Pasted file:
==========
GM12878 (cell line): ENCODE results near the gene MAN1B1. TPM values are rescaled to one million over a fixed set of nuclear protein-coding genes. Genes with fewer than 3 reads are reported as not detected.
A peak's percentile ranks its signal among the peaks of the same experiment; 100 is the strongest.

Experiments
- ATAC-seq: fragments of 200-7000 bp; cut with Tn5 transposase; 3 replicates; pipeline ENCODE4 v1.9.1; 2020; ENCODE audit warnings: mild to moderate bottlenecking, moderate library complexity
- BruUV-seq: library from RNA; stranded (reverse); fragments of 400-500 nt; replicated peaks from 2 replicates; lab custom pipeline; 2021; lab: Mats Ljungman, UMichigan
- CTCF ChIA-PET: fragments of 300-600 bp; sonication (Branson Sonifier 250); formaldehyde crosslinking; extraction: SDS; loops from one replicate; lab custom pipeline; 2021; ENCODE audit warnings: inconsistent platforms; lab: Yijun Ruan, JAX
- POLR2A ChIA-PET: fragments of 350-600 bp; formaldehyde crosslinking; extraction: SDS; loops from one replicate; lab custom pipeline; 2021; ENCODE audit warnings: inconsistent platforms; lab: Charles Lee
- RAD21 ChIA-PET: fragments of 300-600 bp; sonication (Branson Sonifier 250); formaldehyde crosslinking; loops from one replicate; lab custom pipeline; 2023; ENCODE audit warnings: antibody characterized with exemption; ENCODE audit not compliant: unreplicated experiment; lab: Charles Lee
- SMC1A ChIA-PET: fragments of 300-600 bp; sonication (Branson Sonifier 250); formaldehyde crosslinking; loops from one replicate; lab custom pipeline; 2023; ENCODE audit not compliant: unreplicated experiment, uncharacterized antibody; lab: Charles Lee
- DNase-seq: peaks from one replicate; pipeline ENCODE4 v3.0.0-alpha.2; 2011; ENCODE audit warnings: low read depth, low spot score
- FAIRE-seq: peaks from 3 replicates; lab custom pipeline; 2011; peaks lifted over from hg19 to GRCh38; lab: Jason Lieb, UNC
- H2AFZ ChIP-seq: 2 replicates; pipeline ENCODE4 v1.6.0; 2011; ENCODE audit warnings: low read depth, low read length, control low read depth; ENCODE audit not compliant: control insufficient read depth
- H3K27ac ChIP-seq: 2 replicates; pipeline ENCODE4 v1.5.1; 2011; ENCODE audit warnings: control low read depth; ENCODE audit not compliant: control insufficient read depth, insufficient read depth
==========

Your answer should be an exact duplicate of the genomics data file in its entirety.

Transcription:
GM12878 (cell line): ENCODE results near the gene MAN1B1. TPM values are rescaled to one million over a fixed set of nuclear protein-coding genes. Genes with fewer than 3 reads are reported as not detected.
A peak's percentile ranks its signal among the peaks of the same experiment; 100 is the strongest.

Experiments
- ATAC-seq: fragments of 200-7000 bp; cut with Tn5 transposase; 3 replicates; pipeline ENCODE4 v1.9.1; 2020; ENCODE audit warnings: mild to moderate bottlenecking, moderate library complexity
- BruUV-seq: library from RNA; stranded (reverse); fragments of 400-500 nt; replicated peaks from 2 replicates; lab custom pipeline; 2021; lab: Mats Ljungman, UMichigan
- CTCF ChIA-PET: fragments of 300-600 bp; sonication (Branson Sonifier 250); formaldehyde crosslinking; extraction: SDS; loops from one replicate; lab custom pipeline; 2021; ENCODE audit warnings: inconsistent platforms; lab: Yijun Ruan, JAX
- POLR2A ChIA-PET: fragments of 350-600 bp; formaldehyde crosslinking; extraction: SDS; loops from one replicate; lab custom pipeline; 2021; ENCODE audit warnings: inconsistent platforms; lab: Charles Lee
- RAD21 ChIA-PET: fragments of 300-600 bp; sonication (Branson Sonifier 250); formaldehyde crosslinking; loops from one replicate; lab custom pipeline; 2023; ENCODE audit warnings: antibody characterized with exemption; ENCODE audit not compliant: unreplicated experiment; lab: Charles Lee
- SMC1A ChIA-PET: fragments of 300-600 bp; sonication (Branson Sonifier 250); formaldehyde crosslinking; loops from one replicate; lab custom pipeline; 2023; ENCODE audit not compliant: unreplicated experiment, uncharacterized antibody; lab: Charles Lee
- DNase-seq: peaks from one replicate; pipeline ENCODE4 v3.0.0-alpha.2; 2011; ENCODE audit warnings: low read depth, low spot score
- FAIRE-seq: peaks from 3 replicates; lab custom pipeline; 2011; peaks lifted over from hg19 to GRCh38; lab: Jason Lieb, UNC
- H2AFZ ChIP-seq: 2 replicates; pipeline ENCODE4 v1.6.0; 2011; ENCODE audit warnings: low read depth, low read length, control low read depth; ENCODE audit not compliant: control insufficient read depth
- H3K27ac ChIP-seq: 2 replicates; pipeline ENCODE4 v1.5.1; 2011; ENCODE audit warnings: control low read depth; ENCODE audit not compliant: control insufficient read depth, insufficient read depth